One feature seldom sells a truck, so the people running Jones Fuel Co. quickly singled out at least two. “Service,” said president John “Dick” Jones, when asked why he chose Cat when he resumed buying new trucks following the Great Recession. The other was “quality,” like that shown by Cat wheel loaders his crews use and how well they’ve been backed by the local dealer, Ohio Caterpillar. Well aware that the Cat trucks are assembled by Navistar International, Jones said that Cat is involved enough to make a difference he likes.
So they ordered three Cat CT-660s and are just putting them into service. Thus far they like what they see and “the drivers love it,” he said of the first one to go to work. Like most trucks in the fleet, it’s a 16-wheeler with three steerable, liftable pusher axles favored by Ohio’s bridge formula law. It totes a 21-foot Bibeau steel dump body installed by Jones’s own shop, because the company also sells and services the Canadian-made units and believes in them for their strength and versatility.
Cat CT660 Specifications
Truck: Caterpillar CT-660, conventional daycab vocational dump, BBC 116 inches, GVW 69,000 lb.
Engine: Navistar/Cat CT-13, 430 hp at 2,100 rpm; 1,550 lb.-ft. @ 1,000 rpm
Clutch: Eaton Fuller Easy-Pedal Advantage
Transmission: Eaton Fuller RTO-16908LL 10-speed manual, double Low with overdrive
Front axle & suspension: 20,000-lb. Meritor MFS-20-133A, on taper leafs
Lift axles: three 13,500-lb. Hendrickson SCT Ultra steerable
Rear axles & suspension: 46,000-lb. Meritor RT-46-160P, w/ locking axle diffs and 4.10 ratio, on Hendrickson HMX-460-54 walking beam mechanical
Wheelbase: 274 inches
Front tires & wheels: Goodyear 425/65R22.5 on aluminum discs
Rear tires & wheels: Goodyear 11R22.5 on steel discs
Fuel tank: Single 100-gallon aluminum
Dump bed: 21-ft., 12-14-yard Bibeau steel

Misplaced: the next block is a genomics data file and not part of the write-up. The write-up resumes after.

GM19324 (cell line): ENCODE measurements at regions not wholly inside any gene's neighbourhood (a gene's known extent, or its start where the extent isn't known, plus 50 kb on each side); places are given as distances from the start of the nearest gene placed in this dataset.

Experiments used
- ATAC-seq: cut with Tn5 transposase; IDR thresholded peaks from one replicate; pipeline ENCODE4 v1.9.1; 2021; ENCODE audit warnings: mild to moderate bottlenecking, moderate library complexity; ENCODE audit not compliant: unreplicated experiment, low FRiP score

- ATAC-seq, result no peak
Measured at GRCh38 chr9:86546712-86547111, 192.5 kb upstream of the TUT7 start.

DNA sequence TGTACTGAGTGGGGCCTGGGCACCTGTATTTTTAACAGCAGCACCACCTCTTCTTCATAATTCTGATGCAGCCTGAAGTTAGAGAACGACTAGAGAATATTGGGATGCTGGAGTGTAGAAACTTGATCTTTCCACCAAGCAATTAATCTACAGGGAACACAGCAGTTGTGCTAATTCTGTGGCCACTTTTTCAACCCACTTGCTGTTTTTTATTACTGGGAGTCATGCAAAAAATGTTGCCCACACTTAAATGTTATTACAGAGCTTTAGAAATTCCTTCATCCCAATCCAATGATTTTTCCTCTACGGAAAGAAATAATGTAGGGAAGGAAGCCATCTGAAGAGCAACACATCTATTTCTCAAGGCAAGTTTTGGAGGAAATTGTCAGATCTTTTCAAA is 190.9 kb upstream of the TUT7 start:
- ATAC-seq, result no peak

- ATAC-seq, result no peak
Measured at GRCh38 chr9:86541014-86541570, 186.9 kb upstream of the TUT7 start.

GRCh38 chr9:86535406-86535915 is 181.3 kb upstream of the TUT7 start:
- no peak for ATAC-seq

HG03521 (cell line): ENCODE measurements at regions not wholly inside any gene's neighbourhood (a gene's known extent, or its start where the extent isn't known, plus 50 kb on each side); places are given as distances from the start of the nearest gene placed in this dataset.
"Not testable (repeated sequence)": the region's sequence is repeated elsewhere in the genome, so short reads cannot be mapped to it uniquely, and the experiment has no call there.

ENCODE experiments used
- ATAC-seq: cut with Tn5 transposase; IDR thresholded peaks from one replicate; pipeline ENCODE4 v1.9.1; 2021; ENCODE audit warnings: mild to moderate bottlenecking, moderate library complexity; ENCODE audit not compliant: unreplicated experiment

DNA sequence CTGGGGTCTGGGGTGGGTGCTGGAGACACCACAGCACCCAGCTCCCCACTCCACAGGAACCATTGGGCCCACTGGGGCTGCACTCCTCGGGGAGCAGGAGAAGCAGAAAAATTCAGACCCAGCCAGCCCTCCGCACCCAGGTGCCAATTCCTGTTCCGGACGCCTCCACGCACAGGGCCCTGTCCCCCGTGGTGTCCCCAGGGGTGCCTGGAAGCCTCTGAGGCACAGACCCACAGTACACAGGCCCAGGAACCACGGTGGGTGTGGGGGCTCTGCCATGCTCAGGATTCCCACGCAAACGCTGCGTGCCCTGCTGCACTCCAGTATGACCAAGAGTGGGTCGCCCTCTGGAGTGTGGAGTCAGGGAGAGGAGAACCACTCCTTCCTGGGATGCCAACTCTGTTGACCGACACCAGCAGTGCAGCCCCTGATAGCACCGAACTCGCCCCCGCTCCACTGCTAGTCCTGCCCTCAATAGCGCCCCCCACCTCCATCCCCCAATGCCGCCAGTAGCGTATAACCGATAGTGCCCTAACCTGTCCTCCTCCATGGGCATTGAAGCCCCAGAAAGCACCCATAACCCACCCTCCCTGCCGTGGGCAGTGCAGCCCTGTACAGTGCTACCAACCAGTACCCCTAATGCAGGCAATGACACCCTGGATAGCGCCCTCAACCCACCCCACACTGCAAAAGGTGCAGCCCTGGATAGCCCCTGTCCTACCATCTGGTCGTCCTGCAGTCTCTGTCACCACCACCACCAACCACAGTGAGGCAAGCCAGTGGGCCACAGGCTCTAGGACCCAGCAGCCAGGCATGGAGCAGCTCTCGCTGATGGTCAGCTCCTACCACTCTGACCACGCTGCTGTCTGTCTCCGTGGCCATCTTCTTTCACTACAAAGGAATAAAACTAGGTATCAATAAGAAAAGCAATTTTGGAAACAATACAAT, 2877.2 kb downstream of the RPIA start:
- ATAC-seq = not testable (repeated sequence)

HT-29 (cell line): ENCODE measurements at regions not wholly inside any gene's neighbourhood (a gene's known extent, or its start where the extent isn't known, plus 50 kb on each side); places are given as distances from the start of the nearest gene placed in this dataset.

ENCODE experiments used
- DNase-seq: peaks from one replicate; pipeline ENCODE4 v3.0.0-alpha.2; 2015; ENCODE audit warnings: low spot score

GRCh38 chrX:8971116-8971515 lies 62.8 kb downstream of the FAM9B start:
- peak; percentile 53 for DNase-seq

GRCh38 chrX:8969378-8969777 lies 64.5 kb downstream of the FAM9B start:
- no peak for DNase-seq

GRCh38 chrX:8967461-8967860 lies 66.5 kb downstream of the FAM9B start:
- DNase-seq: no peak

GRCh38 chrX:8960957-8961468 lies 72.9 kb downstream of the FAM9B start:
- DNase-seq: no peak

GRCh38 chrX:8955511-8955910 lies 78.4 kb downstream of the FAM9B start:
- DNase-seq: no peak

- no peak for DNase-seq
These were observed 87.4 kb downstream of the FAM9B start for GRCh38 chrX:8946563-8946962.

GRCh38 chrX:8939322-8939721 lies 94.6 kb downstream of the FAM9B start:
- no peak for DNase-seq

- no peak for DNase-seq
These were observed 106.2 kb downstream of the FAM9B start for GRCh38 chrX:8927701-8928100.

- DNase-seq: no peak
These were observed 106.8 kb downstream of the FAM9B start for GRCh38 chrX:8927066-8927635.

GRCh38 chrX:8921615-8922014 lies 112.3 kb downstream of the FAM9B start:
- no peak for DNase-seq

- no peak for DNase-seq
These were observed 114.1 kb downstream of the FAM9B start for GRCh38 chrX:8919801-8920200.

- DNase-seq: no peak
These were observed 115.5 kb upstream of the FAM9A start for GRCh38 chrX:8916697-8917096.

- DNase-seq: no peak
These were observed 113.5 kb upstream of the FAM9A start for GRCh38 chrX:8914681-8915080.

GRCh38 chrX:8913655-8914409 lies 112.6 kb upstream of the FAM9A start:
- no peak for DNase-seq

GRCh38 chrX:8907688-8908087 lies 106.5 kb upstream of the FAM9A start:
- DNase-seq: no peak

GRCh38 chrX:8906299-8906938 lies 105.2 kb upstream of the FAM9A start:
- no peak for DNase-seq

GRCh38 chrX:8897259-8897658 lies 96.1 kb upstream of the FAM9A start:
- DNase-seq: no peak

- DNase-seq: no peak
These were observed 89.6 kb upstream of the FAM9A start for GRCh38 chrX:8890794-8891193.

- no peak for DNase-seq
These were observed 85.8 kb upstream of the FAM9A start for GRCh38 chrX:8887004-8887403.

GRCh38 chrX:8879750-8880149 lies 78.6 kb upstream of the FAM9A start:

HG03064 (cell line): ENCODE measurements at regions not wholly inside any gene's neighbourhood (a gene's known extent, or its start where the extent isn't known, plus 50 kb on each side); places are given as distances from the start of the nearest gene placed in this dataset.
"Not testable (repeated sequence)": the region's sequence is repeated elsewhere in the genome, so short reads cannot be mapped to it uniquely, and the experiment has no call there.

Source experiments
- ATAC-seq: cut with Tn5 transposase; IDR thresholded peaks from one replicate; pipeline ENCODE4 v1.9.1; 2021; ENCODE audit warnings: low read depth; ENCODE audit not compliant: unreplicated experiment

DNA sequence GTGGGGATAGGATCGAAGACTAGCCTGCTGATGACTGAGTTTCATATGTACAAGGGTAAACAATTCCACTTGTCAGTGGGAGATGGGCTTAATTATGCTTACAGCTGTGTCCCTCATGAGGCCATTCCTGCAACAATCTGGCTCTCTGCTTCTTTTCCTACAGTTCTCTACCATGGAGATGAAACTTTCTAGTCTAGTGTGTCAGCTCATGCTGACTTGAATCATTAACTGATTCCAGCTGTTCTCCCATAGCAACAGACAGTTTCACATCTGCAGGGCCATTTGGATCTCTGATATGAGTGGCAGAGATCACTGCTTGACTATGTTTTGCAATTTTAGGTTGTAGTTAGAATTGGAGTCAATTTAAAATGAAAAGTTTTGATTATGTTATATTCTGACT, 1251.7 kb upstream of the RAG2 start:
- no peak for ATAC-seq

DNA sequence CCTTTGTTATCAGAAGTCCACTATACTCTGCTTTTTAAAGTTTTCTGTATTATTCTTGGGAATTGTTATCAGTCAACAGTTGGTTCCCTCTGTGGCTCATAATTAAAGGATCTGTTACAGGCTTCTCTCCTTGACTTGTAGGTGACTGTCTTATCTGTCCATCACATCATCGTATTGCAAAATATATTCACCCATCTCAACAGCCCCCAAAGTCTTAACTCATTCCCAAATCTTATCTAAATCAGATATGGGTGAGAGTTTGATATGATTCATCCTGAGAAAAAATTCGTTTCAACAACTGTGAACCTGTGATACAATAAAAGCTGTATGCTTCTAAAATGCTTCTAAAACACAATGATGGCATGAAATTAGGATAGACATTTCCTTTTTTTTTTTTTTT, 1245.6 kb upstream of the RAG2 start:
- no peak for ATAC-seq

“With steel, you can haul asphalt one day, stone the next and sand after that, not like you’re limited with aluminum,” Jones said.
Jones and his vice president and partner, Jack Fink, related past experiences with other truck makes and dealers that supported the vehicles. Most trucks in the 50-unit fleet are Sterlings, a truck they’ve come to like but one that disappeared during the recession. “I was sick,” Jones said, when he learned that Daimler Trucks had cancelled the Sterling program. He bought them from Graham Ford in Columbus, which still provides quick and effective service when needed.
Three other trucks form an uneasy trio: They’re good trucks, but the local dealer takes too long to get them in for work. “Call them up and tell ’em you have a problem and they say, ‘Bring it in next Wednesday,’” Fink said. Long waiting times constitute a serious issue throughout the industry, especially as trucks and their components have become so complex and dealers have become more involved in working on them. And vocational truck users feel that more populous over-the-road tractors are given priority by dealers, which is why Jones and Fink passed on a couple of other truck makes and instead picked Cat.
Ohio Cat has prepared a large sales and service facility dedicated solely to Cat trucks, according to truck account manager Jim Hoobler, who handled the Jones sale. The Cat product is strictly vocational, so there’ll never be long-haul truckers jumping to the head of a line at the shop. Hoobler has long experience selling other nameplates and has high hopes for the success of this program. Ohio Cat’s first orders were for three Cat trucks and tractors for its own use; they deliver rental machinery and otherwise support the dealership’s activities.
Hoobler and Brad Zingre, Cat’s factory representative for this Midwest region, recommended Jones for this story because of course it’s a happy customer and also because it’s an interesting company. Jones Fuel was begun in 1924 by Dick Jones’s grandfather, who sold coal to industrial and residential customers. “We started by using hard rubber-tire trucks back then,” Dick said while pointing to a photo of early vehicles on the wall behind his desk. Another photo from the ’60s shows a fleet of about 20 trucks all lined up for the camera; most are Diamond Reos, a make that was the victim of another recession, in 1975.
Dave Jones, Dick’s son and corporate secretary, is the fourth generation of the family now involved in the business. “I wish they had picked something easier,” he ruefully said of the often difficult trucking business and his ancestors who founded and pressed on with this one. Jones Fuel calls itself Jones Topsoil in local TV commercials because that’s a principal part of the operation. It also sells sand, gravel and mulch to small and large accounts, and does a lot of for-hire hauling, Dick Jones said. It also operates Jones Spring, which performs truck suspension and axle repairs, and installs and services the Bibeau dump bodies, which are made in Quebec.